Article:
Are you old enough to remember the days before cable television was widespread, back when most people had anywhere from six to ten stations to choose from total? Before the rise of national news outlets, your local news team would pull out all the stops in order to achieve local celebrity. One Halloween night way back in 1987, one such news team paid the ultimate price for their attempt to cash in on the dead for local fame and fortune. Broadcast live and unfiltered, the home recorded VHS copies of The WNUF Halloween Special remain the only evidence of the tragedy.
In WNUF, director Chris LaMartina cobbles together something hilarious and nostalgic. Anyone under the age of 30 may not recognize this fact, but the film remarkable duplicates the feel of watching local public broadcasts in the 80s. The concept of local investigative journalist Frank Stewart dragging a pair of kook paranormal experts (and their cat) and a priest to an allegedly haunted house is exactly the kind of shenanigans UHF stations would try in a desperate ratings grab. The WNUF Halloween Special patomines this kind of show, first with its local news telecast filled with special interest stories (a local dentist offering to buy back candy from tick or treaters in one case. In another darkly comic one, a local boy dressed as a GI Joe is mistaken for a Viet Cong soldier and killed by a PTSD suffering vet), advertisements for nearby businesses and cheesy syndicated shows and finally, the actual “special event” where the news crew will tour the home where a grisly, occult fueled murder two decades prior.
What makes the film so much fun is just how shitty and low rent the whole things looks. The footage plays out over a well worn VHS tape, and it feels like a shame to be watching it on a nice monitor. WNUF feels like the kind of movie best appreciated when played back on an old CRT console television with giant rabbit ears protruding out of the back. If you handed this tape to 100 random people and told them nothing about the film, I’d wager more than a handful of them would be gullible enough to believe what they watched was real (and you would get 1-2 who would claim to have seen it when it was first broadcast).
That “realness” sometimes works against the film. After the first twenty minutes I wanted to find the person who came up with the eight note intro track to the news cast and wring them by the throat. Then there’s the commercials. There’s some hilarious and on point commercials that spoof the 80’s “Just Say No Campaign-an innocent game of spin the bottle that somehow ends in heroin addiction might be my favorite-along with jingles for local pizza joints, provocations towards those in dead end jobs to take up trade school and more risque ads for strip clubs as the hour grows later, but at times it feels like there’s more commercials than actual movie. The film follows a safe, comfortable pattern where Webber and crew will set up in an area, something out of the ordinary will startle them and then the action immediately cuts to commercial, returning minutes later to display the aftermath.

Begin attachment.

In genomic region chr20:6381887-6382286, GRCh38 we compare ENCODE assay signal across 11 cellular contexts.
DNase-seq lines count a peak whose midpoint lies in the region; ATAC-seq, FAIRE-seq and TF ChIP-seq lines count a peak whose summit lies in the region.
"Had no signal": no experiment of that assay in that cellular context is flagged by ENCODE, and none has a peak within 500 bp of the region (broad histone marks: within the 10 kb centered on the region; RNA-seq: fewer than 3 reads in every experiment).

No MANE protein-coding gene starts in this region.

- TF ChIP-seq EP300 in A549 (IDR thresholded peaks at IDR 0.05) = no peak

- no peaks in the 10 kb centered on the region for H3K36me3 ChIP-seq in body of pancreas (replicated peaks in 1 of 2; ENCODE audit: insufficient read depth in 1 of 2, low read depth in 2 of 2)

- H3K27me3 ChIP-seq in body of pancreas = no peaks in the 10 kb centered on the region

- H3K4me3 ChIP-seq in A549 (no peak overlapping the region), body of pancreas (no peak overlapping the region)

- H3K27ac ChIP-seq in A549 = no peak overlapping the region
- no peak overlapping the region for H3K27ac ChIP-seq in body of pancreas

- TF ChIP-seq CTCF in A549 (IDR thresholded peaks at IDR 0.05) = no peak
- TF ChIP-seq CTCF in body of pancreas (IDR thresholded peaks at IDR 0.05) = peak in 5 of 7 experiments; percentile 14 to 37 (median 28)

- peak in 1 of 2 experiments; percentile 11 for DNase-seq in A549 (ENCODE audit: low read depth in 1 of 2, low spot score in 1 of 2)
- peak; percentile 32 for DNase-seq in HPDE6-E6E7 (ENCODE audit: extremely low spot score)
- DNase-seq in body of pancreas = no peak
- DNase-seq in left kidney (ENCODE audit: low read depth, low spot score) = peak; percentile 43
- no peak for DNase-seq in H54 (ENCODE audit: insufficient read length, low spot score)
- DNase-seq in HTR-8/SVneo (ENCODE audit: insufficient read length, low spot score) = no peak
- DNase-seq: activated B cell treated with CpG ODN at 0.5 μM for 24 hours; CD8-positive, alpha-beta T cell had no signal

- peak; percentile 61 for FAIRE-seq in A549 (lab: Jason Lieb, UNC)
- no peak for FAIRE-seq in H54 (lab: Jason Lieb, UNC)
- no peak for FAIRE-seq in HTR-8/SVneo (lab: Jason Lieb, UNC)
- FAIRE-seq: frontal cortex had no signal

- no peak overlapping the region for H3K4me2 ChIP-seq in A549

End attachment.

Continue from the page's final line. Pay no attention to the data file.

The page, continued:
The time you do get to spend with the crew in the house is a heck of a lot of fun. There’s an amateur, dinner party feel to the whole cast but that fits given the vibe of the project. Paul Fahrenkopf is pretty great as the droll journalist Stewart, and you can feel both he and his character smirking at the real and imagined audience throughout the picture. The paranormal husband and wife team the Bergers are a pair of lovely kooks as well.
Even though we’re still 51 weeks out, it’s never too early to look for films to add to your Halloween party movie rotation. I’m not sure if The WNUF Halloween Special belongs on your primary screen, but toss this on in a secondary or hangout room and I’d put money on the fact that before too long, it would draw more than its fair share of curious eyeballs.